Around 1:30pm EST, I received an email from the address “firstname.lastname@example.org” regarding a recent cancellation of home delivery. I thought it was strange, since I’m not a home delivery subscriber, and chalked it up to a simple mistake. But according to the NYTimes’ Twitter account, the email is in fact a fake. “If you received an email today about canceling your NYT subscription, ignore it. It’s not from us,” tweeted @nytimes shortly after the email was sent. The Times’ SVP of Corporate Communications, Robert Christie, added, “We are investigating emails, please contact Eileen Murphy for full comment: email@example.com.”
Jessica Roy23-year-old writer, journalist, recent NYU grad and media junkie.
In conjunction with EyeTrackShop, Mashable released a study today documenting what elements of a Facebook brand page users tend to look at most. Information like this is key to building a successful brand page that encourages community engagement.
The team at Mashable found that the Wall–particularly the first few posts on the Wall–garners the most eye attention from fans, indicating that valuable fan interactions as well as interesting post content are key to keeping a fan’s attention. According to Mashable, “The 30 participants who viewed top Facebook brand pages almost always looked at pages’ walls first — usually for at least four times longer than any other element on the page.”
Flipboard, the social magazine iPad app that organizes sectionalized content (like “News,” “Technology” and “Food”) and social network updates into a sleek, unified interface, launched its highly anticipated iPhone app today. With the roll out, Flipboard announced a new feature called Cover Stories, which, according to CNET, “learns from a reader’s interactions with the content and helps them quickly catch up with some of the most interesting news, updates, and photos being shared at that moment.”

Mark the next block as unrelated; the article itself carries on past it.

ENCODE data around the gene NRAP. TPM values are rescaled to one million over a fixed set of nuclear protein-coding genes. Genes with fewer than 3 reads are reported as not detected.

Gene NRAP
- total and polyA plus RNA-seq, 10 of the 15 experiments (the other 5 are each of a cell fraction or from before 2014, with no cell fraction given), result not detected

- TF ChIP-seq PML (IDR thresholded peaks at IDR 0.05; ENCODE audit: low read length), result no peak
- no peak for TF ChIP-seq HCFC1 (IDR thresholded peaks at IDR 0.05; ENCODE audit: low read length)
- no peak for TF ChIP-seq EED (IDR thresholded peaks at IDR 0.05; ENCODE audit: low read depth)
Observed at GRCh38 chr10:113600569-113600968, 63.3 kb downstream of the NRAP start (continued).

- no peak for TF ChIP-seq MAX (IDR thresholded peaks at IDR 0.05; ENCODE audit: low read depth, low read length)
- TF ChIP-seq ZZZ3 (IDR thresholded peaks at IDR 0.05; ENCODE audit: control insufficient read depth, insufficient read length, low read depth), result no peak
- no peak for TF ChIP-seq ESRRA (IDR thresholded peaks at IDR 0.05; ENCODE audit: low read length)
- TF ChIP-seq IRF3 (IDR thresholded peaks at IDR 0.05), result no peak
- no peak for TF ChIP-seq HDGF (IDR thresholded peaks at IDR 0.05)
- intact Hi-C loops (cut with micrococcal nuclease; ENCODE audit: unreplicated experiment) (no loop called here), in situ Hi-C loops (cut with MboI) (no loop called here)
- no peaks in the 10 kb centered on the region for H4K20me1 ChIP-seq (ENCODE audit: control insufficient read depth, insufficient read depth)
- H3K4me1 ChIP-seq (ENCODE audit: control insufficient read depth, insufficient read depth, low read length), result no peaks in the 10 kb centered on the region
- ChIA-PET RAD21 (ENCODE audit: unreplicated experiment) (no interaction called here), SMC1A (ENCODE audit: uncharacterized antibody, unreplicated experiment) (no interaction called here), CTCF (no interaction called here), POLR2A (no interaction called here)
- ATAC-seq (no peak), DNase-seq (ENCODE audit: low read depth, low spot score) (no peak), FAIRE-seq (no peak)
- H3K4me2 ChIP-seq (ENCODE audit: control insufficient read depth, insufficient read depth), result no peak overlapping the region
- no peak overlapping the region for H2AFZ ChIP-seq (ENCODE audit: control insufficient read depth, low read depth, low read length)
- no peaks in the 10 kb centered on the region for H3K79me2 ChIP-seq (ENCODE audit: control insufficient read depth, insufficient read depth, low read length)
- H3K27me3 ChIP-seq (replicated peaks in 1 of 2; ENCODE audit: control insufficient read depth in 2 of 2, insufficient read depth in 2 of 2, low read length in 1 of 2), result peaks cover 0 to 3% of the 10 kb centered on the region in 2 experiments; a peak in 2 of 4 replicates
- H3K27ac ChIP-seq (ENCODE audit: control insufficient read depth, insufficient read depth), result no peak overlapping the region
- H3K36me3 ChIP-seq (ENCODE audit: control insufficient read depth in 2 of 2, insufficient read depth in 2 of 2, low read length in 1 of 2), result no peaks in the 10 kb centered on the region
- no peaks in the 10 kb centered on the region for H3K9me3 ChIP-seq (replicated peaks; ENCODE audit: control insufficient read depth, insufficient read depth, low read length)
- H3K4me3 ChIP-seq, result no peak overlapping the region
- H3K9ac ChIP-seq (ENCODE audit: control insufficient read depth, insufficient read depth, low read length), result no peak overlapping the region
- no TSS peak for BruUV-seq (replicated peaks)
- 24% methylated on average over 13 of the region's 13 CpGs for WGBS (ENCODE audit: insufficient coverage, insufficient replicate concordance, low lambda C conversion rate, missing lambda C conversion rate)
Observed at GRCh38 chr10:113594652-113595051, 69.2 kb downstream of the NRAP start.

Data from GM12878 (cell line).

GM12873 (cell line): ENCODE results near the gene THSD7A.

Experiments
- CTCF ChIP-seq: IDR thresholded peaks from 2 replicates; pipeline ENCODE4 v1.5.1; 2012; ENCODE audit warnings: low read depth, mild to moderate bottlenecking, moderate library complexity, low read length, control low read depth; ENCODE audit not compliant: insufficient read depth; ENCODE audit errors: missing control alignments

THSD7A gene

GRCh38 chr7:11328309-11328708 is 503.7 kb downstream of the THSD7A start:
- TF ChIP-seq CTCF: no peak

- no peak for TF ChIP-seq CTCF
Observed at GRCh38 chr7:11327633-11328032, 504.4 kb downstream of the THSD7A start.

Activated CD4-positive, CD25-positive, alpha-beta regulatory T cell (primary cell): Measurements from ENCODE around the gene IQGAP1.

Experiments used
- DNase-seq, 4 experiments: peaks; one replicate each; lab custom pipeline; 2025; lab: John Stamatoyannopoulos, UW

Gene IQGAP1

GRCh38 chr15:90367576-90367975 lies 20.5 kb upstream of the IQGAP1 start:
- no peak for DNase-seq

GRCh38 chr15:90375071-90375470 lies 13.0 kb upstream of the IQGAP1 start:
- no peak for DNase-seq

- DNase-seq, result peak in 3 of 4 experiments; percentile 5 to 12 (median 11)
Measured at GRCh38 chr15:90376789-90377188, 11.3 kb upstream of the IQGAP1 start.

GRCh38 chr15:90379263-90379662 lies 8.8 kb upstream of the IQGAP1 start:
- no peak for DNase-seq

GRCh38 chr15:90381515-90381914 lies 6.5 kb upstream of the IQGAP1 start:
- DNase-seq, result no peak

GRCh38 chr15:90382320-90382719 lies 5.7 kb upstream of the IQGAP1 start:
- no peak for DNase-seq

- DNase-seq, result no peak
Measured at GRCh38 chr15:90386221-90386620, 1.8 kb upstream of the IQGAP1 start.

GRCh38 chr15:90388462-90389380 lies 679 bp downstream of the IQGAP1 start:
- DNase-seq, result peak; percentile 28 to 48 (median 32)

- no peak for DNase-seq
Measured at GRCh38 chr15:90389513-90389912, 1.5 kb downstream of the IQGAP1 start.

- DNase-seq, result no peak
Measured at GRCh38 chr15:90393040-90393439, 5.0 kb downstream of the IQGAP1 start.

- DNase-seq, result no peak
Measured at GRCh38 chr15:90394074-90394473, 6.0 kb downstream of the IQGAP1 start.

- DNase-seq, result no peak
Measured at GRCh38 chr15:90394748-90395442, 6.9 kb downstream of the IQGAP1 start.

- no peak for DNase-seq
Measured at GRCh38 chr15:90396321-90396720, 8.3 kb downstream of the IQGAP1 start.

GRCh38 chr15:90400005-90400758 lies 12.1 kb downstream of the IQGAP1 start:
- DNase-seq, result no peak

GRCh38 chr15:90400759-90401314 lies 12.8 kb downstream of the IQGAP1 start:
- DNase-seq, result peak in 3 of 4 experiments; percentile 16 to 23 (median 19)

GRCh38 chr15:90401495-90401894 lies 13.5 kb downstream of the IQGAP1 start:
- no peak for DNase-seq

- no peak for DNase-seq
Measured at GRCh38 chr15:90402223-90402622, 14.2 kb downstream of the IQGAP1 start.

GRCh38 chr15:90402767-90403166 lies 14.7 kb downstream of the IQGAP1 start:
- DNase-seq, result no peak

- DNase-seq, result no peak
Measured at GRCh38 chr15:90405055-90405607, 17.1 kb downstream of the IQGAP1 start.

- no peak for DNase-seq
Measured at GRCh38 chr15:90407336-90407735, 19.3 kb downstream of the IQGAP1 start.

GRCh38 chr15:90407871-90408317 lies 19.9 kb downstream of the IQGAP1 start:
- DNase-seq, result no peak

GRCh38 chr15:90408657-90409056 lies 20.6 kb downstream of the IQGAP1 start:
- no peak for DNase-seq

The new app easily translates the intuitive gestures that make the iPad version so enjoyable into those friendlier for the small screen: instead of horizontally swiping to turn pages, the iPhone version allows vertical swiping, which makes it much easier to navigate on the smaller device.
Yesterday Facebook released a list of the 40 most shared articles so far in 2011. The full list runs the gamut from investigative and international stories to viral videos, but with one unifying thread: all articles came from major news sources. As Mashable notes, “All 40 of the stories come from just six online outlets: Yahoo has 13 stories, CNN has 11, the New York Times has 7, The Huffington Post has 7, The Wall Street Journal has one and the Washington Post has one.”
Many of the articles can also be grouped around some salient themes: parenting (“Parents, don’t dress your girls like tramps” is #4), the Japanese quake (“Satellite Photos of Japan, Before and After the Quake and Tsunami” is #1) and viral videos (the “Father Daughter Dance Medley” video is #5).
So what does this tell us about article sharing on Facebook? It’s no surprise that huge international issues like Japan’s earthquake top the 2011 list, but the study does provide an interesting snapshot of the Internet hive mind in 2011. “The stories range from cute to thought provoking,” writes Facebook, “and represent the type of news people have been sharing and discovering with friends in 2011.”
You can read the full list here.
Unless you’re wholly entrenched in the daily goings on of Internet and copyright law, SOPA might be one of those things you hadn’t even heard of until this morning, when sites like BoingBoing and Tumblr and GigaOm launched posts explaining and condemning it. SOPA is the Stop Online Piracy Act, a bill introduced into the House that, according to a New York Times OpEd, “would empower the attorney general to create a blacklist of sites to be blocked by Internet service providers, search engines, payment providers and advertising networks, all without a court hearing or a trial. [SOPA] goes further, allowing private companies to sue service providers for even briefly and unknowingly hosting content that infringes on copyright.”
Sounds pretty scary, right? The SOPA hearings started in the House today, and that’s why today has been declared American Censorship Day. Numerous companies and websites are attempting to raise awareness about SOPA in an attempt to “save the Internet” and hopefully block the passage of the law. But so far, according to Techdirt, the odds are stacked 5 to 1 in favor of passing the bill.
SOPA has many implications for casual Internet users, but for journalists the repercussions of SOPA passing could be immense. Here are a few ways in which the passage of SOPA could impact journalists and their organizations.